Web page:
Filling out the bill of sale is not enough to complete a vehicle transfer in Oregon. You’ll need to present several other documents before the transaction becomes final.
If You’re the Seller
Car sellers in Oregon should fill out the back of each title with the respective buyer’s contact information. It’s recommended that they also give the buyer a vehicle bill of sale. If the seller still has a bill of sale from when they first purchased the car, they should also give that document to the new buyer.
The back of the title must include the correct odometer reading. If the title is lost or damaged, the seller can request a new one through the DMV. The seller must then give the DMV notice of the sale of the vehicle in 10 days or fewer.
If You’re the Buyer
Buyers have 30 days to title and register new vehicles in Oregon or face late fees. To complete the registration process, buyers must provide:
- Vehicle title
- Owner’s identification
- Original releases or bills of sale from all previous owners
- Proof of insurance
- Lienholder information and releases
- Financing statements (if applicable)
- An emissions test
- Certificate of Compliance (if the car is older than five years)
- Registration and titling fees
The buyer must also pay sales tax based on the purchase price of the vehicle.
2. Oregon Car (Vehicle) Bill of Sale
Getting a bill of sale in Oregon can help car buyers and sellers avoid legal complications. The State of Oregon provides a summary of buyer responsibilities during a vehicle transaction.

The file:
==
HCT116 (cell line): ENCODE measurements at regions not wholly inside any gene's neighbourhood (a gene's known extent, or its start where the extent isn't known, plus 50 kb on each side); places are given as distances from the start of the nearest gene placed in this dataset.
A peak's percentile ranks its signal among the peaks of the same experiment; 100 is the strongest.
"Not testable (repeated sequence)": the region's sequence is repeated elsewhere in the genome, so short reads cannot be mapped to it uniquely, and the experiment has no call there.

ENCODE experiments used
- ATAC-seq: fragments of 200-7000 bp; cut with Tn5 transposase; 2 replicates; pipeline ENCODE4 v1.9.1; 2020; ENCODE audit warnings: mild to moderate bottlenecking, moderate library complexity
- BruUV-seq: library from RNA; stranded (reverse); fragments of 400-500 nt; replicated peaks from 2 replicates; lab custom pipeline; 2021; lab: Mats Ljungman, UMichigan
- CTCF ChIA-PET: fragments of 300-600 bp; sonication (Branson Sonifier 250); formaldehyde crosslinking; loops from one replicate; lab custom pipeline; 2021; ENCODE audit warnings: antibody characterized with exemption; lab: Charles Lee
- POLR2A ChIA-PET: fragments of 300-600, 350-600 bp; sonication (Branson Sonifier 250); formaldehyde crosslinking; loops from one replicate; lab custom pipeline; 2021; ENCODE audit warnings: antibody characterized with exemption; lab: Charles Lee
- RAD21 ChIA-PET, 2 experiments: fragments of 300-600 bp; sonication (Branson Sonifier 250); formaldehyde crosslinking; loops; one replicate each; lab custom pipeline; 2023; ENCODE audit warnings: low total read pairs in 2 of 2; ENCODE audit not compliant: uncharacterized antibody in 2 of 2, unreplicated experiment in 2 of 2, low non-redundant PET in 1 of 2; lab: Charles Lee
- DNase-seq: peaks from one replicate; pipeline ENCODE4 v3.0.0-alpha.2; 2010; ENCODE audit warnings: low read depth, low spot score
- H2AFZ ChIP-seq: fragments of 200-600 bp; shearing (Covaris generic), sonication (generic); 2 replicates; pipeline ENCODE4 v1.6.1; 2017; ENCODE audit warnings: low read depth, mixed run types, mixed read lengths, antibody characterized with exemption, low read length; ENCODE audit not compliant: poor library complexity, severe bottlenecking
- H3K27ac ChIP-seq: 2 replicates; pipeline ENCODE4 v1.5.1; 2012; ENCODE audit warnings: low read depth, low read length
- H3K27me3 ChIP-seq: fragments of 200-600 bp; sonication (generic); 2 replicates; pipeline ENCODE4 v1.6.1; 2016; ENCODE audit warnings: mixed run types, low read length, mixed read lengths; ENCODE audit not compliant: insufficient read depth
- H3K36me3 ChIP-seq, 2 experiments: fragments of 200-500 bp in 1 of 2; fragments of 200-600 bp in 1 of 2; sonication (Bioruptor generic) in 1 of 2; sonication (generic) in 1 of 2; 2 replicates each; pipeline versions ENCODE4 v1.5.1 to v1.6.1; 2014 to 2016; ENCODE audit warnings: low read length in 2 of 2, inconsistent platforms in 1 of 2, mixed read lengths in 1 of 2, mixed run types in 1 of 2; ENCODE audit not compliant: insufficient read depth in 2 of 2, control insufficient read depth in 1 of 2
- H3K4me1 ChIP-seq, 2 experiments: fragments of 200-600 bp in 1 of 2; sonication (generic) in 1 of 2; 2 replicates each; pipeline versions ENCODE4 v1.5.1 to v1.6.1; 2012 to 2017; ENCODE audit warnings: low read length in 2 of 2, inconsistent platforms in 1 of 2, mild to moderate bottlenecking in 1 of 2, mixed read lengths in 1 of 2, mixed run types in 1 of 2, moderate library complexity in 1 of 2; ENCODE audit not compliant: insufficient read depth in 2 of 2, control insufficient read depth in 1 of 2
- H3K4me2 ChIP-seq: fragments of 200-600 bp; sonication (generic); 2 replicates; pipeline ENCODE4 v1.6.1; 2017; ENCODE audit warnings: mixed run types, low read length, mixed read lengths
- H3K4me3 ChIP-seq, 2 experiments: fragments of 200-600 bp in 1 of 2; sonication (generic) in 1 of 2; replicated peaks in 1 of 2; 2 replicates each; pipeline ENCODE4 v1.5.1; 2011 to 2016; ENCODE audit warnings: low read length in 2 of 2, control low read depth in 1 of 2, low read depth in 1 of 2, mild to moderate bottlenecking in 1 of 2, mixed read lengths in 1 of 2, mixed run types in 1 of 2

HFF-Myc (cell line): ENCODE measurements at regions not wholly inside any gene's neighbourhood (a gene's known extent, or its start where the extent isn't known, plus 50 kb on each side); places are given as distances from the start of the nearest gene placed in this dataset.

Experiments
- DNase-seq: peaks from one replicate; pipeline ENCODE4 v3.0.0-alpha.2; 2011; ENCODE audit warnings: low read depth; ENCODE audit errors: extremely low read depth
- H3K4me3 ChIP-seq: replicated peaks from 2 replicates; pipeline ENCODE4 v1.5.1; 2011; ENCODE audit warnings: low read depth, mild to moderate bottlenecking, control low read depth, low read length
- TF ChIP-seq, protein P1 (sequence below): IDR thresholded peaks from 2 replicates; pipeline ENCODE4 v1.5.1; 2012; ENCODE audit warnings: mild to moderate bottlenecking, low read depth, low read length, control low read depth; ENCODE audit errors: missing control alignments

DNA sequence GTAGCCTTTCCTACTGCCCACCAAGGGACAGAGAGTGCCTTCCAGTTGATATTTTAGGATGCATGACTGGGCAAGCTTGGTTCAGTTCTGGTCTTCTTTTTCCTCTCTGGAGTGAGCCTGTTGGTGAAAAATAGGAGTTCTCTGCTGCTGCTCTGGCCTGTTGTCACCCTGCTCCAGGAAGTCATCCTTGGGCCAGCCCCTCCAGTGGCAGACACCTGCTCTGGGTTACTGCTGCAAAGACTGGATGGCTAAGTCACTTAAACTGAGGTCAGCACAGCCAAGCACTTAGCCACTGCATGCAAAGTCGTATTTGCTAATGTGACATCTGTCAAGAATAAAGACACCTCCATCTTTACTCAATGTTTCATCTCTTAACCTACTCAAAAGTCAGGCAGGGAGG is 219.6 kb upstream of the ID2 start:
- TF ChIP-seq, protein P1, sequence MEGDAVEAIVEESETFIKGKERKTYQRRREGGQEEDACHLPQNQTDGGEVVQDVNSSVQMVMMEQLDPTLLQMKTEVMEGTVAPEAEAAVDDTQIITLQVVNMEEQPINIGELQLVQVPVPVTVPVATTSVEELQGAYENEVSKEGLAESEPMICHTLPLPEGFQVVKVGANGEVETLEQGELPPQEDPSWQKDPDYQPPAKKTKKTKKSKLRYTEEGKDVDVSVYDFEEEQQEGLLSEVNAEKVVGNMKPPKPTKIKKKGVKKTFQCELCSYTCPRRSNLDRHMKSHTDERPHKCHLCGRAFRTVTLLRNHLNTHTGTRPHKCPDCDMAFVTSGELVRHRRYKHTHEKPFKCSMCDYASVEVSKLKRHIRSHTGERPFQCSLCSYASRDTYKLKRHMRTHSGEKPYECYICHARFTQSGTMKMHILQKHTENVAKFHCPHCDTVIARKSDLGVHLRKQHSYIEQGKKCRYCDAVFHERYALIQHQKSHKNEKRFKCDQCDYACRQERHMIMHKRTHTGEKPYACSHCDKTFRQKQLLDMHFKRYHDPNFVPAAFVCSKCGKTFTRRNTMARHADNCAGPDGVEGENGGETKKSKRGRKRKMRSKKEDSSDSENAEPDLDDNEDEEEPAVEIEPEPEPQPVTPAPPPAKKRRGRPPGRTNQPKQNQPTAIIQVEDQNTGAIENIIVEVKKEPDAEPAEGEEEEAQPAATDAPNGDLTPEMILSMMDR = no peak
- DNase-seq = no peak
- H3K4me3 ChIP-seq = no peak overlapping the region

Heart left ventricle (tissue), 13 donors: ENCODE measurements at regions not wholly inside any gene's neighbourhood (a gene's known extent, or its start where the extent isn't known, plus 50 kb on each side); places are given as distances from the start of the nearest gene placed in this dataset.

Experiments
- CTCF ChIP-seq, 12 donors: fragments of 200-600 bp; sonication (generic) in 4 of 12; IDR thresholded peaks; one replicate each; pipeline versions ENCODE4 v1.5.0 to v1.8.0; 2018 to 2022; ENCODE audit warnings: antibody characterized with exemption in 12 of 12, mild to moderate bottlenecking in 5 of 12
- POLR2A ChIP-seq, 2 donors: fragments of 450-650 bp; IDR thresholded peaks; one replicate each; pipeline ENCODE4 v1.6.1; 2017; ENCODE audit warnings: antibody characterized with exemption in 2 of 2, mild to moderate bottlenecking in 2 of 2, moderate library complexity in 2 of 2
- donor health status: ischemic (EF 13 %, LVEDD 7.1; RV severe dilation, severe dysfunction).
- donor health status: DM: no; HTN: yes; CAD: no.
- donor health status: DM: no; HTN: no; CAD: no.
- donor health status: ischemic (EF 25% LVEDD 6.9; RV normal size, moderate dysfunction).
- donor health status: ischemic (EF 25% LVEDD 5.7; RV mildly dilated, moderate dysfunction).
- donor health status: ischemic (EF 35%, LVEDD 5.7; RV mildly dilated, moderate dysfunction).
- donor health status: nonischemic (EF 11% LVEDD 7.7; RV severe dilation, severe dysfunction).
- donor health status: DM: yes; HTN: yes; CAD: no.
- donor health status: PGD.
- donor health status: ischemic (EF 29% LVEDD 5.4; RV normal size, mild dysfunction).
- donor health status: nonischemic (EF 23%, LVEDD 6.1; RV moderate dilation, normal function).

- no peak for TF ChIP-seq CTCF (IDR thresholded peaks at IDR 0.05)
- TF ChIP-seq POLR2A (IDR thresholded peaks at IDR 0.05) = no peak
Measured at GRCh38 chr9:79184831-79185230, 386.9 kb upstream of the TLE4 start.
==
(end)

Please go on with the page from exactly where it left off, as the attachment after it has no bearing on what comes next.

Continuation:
An Oregon motor vehicle bill of sale must include:
- Seller’s and buyer’s names and addresses
- Date of sale
- Title number
- Plate number
- Sale price
3. Oregon Boat Bill of Sale
In Oregon, any motor-powered boat requires a title. If you have purchased a boat that has never been titled and does not have a Manufacturer’s Statement of Origin, you’ll need to use a bill of sale to apply for a title.
The Oregon State Marine Board supplies a vessel bill of sale that’s helpful for any boat ownership transfer. The bill of sale should include the boat’s certificate of number, model year, manufacturer, and hull identification number.
4. Oregon Firearm Bill of Sale
The state of Oregon does not require firearms to be registered. However, a bill of sale can be an important safety precaution for both the buyer and the seller.
It’s illegal to sell any firearm to anyone under the age of 18 or anyone barred from legal ownership of one. The bill of sale protects both the buyer and the seller from liability because it provides a detailed record of ownership, as well as notarized promises of age and status.
5. Oregon Horse or Livestock Bill of Sale
Livestock bills of sale in Oregon should include information about the property being transferred, such as:
- Number of animals
- Name (if applicable)
- Brands, marks, or descriptions
- Registration number (if applicable)
- Sales price
Transactions involving animals intended for consumption should be documented more thoroughly than individual horses.
6. Oregon General Bill of Sale
A bill of sale can help prove ownership of an asset even if the documentation is not a legal requirement. A general bill of sale is more basic than one for a regulated item.
The essential parts of a bill of sale include:
- Item description
- Purchase price
- Date of sale
- Contact information